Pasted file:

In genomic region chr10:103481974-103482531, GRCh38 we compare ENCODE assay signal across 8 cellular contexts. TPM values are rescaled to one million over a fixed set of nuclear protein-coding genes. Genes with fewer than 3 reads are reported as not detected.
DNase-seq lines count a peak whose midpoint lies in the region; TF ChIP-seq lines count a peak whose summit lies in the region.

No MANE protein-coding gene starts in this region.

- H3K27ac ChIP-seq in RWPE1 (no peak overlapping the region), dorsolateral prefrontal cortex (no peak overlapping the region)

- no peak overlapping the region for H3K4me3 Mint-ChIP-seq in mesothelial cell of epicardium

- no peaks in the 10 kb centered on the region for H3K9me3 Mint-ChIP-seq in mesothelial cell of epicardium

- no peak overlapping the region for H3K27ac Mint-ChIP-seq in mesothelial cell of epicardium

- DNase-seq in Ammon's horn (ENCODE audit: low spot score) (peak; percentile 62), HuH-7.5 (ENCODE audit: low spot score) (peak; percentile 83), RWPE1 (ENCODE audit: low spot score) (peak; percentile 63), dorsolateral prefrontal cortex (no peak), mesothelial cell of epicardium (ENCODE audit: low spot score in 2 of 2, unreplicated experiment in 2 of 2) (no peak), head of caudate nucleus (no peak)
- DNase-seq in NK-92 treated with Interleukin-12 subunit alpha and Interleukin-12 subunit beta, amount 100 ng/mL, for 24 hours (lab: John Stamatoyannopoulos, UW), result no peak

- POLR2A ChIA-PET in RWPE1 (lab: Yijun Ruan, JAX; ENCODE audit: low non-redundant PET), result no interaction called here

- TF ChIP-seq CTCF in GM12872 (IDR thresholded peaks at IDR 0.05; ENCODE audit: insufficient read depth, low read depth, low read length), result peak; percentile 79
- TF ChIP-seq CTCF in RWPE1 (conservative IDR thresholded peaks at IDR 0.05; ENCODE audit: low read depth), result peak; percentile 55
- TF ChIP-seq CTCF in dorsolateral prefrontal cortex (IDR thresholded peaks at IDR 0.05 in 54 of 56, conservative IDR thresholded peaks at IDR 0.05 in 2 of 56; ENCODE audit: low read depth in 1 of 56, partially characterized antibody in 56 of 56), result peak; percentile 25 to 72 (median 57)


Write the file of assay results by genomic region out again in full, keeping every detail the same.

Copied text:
In genomic region chr10:103481974-103482531, GRCh38 we compare ENCODE assay signal across 8 cellular contexts. TPM values are rescaled to one million over a fixed set of nuclear protein-coding genes. Genes with fewer than 3 reads are reported as not detected.
DNase-seq lines count a peak whose midpoint lies in the region; TF ChIP-seq lines count a peak whose summit lies in the region.

No MANE protein-coding gene starts in this region.

- H3K27ac ChIP-seq in RWPE1 (no peak overlapping the region), dorsolateral prefrontal cortex (no peak overlapping the region)

- no peak overlapping the region for H3K4me3 Mint-ChIP-seq in mesothelial cell of epicardium

- no peaks in the 10 kb centered on the region for H3K9me3 Mint-ChIP-seq in mesothelial cell of epicardium

- no peak overlapping the region for H3K27ac Mint-ChIP-seq in mesothelial cell of epicardium

- DNase-seq in Ammon's horn (ENCODE audit: low spot score) (peak; percentile 62), HuH-7.5 (ENCODE audit: low spot score) (peak; percentile 83), RWPE1 (ENCODE audit: low spot score) (peak; percentile 63), dorsolateral prefrontal cortex (no peak), mesothelial cell of epicardium (ENCODE audit: low spot score in 2 of 2, unreplicated experiment in 2 of 2) (no peak), head of caudate nucleus (no peak)
- DNase-seq in NK-92 treated with Interleukin-12 subunit alpha and Interleukin-12 subunit beta, amount 100 ng/mL, for 24 hours (lab: John Stamatoyannopoulos, UW), result no peak

- POLR2A ChIA-PET in RWPE1 (lab: Yijun Ruan, JAX; ENCODE audit: low non-redundant PET), result no interaction called here

- TF ChIP-seq CTCF in GM12872 (IDR thresholded peaks at IDR 0.05; ENCODE audit: insufficient read depth, low read depth, low read length), result peak; percentile 79
- TF ChIP-seq CTCF in RWPE1 (conservative IDR thresholded peaks at IDR 0.05; ENCODE audit: low read depth), result peak; percentile 55
- TF ChIP-seq CTCF in dorsolateral prefrontal cortex (IDR thresholded peaks at IDR 0.05 in 54 of 56, conservative IDR thresholded peaks at IDR 0.05 in 2 of 56; ENCODE audit: low read depth in 1 of 56, partially characterized antibody in 56 of 56), result peak; percentile 25 to 72 (median 57)